Fashion label Supreme has won a fight against a copycat company using a similar brand name in Mainland China.
The Drum reports that according to records from the China Trade Mark Office (CTMO), Supreme Italia, the counterfeit business, has lost its registered trademarks in China relating to ITSupremeNow.
The copycat Chinese business has long been a thorn in the side of the legitimate brand. South Korean electronics company Samsung found itself attracting unwanted attention after it knowingly partnered with Supreme Italia in a promotion on the mainland late last year.
The Italian firm uses an almost identical logo to the American brand that is protected by local laws, reportedly allowing it to see “legally fake” goods. A legal challenge mounted by Supreme NYC earlier this year was unsuccessful.
According to the CTMO, Supreme US does not currently own any registered trademarks in China. However, the database shows the brand has 85 trademark applications, all of which are pending.
Supreme Italia, owned by International Brand Firm, has opened two retail stores in Shanghai using a logo almost identical to the authorised one, and selling official Supreme products believed to be sourced from the grey market, including collaborative ranges such as Rimowa x Supreme.
Melanie Zhu, a principal at global IP specialists Rouse Consultancy, told The Drum, that Chinese trademark law has traditionally favoured the first company to register a trademark.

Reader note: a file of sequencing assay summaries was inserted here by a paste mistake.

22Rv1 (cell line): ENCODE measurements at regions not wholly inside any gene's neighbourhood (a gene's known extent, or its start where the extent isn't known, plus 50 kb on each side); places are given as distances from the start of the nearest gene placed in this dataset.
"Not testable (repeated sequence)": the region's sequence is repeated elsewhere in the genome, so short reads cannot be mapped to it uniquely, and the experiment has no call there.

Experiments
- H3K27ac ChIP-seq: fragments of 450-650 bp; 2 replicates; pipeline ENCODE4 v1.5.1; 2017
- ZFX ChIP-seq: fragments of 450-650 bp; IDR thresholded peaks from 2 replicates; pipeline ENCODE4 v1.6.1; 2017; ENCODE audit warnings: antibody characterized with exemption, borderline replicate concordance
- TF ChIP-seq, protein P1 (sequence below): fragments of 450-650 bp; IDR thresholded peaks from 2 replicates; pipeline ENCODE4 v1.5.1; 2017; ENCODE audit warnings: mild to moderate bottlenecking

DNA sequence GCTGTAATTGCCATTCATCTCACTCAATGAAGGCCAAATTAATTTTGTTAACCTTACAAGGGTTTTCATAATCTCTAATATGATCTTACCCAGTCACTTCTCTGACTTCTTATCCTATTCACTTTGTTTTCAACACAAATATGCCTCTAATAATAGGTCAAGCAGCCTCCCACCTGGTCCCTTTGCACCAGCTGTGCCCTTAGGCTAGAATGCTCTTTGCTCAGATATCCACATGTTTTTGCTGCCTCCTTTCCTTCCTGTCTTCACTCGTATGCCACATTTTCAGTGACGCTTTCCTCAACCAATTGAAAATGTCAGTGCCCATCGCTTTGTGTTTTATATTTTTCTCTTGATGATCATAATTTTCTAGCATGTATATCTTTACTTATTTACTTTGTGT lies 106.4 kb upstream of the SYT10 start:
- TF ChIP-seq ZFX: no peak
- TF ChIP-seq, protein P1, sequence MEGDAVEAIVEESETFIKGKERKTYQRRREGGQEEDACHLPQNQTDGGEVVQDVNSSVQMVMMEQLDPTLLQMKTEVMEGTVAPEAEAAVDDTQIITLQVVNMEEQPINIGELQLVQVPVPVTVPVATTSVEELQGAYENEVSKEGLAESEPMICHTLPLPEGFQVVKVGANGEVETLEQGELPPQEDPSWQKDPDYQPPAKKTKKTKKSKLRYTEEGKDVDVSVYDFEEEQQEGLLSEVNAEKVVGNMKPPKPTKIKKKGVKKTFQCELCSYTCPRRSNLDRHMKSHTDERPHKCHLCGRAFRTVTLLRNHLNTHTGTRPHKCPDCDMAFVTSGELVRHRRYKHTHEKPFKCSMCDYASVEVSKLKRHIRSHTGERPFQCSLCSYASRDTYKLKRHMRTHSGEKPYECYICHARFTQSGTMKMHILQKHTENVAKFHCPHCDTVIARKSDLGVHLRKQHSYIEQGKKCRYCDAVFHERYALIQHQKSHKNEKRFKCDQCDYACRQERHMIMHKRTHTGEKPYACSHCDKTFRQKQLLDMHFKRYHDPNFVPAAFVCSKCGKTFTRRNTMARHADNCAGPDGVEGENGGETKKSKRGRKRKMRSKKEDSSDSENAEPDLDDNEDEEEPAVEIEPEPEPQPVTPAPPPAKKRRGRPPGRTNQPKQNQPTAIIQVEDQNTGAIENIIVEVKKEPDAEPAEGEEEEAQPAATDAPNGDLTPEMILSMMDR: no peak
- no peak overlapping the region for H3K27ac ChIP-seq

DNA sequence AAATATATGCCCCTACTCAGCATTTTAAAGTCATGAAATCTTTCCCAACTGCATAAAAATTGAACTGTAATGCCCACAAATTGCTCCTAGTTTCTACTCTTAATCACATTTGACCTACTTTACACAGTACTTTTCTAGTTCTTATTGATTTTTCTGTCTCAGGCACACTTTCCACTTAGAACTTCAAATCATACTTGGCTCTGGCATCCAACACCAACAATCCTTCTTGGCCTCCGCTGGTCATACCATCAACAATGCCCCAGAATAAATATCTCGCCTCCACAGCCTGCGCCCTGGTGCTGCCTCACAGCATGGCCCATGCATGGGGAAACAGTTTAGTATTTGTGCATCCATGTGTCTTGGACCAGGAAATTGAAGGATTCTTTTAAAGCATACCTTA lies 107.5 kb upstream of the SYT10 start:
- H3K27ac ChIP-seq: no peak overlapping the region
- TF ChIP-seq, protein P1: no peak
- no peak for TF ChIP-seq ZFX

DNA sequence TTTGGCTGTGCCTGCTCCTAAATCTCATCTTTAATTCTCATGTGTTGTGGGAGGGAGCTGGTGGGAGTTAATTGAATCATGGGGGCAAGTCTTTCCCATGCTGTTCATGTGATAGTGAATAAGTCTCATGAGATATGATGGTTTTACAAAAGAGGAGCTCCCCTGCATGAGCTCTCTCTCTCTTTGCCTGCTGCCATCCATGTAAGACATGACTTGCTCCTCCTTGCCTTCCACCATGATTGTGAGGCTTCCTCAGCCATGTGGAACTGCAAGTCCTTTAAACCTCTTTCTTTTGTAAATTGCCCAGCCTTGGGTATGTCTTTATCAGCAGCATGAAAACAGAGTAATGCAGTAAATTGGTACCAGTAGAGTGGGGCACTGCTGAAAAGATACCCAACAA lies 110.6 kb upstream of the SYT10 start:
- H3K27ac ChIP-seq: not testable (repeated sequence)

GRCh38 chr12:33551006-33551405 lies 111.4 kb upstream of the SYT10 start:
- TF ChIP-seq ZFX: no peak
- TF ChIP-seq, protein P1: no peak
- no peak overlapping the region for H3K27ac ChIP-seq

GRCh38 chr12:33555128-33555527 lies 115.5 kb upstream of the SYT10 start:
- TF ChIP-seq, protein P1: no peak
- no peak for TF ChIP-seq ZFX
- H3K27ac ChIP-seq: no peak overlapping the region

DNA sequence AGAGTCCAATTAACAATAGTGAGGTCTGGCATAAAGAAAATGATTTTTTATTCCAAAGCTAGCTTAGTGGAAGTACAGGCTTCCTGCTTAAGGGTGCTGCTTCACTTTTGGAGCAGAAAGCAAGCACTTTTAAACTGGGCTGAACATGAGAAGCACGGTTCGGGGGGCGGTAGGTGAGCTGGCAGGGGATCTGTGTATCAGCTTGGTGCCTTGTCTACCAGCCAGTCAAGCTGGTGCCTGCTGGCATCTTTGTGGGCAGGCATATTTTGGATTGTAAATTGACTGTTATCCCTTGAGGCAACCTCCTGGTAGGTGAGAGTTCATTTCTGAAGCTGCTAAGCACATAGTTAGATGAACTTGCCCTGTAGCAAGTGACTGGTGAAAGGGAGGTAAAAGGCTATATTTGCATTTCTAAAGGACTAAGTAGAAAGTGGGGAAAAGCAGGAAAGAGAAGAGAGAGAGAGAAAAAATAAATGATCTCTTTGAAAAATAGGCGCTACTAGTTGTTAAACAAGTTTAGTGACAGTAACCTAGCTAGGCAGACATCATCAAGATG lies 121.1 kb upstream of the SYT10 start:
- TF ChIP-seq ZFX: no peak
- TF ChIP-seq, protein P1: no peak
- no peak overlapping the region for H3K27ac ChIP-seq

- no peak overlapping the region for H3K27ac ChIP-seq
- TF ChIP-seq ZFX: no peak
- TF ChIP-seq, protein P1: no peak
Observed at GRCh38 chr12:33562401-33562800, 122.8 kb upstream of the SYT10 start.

“Trademark protection is territorial, a mark registered in the US is not automatically protected in other countries, and the owner has to go through the trademark application procedure to seek the protection of the mark in other jurisdictions.
“In Mainland China, trademark protection mainly adopts a first-to-file principle, say, those who first apply for and register the marks have the legal ownership over the marks. Of course, when there are trademark disputes means to help the genuine owners to retrieve the marks if the marks are preemptively registered by bad faith squatters,” she said.
New trademark laws, scheduled to take effect this November, are intended to counter “bad faith issues” and should help legitimate brands protect their interests when they find their trademarks have been registered by squatters or counterfeiters.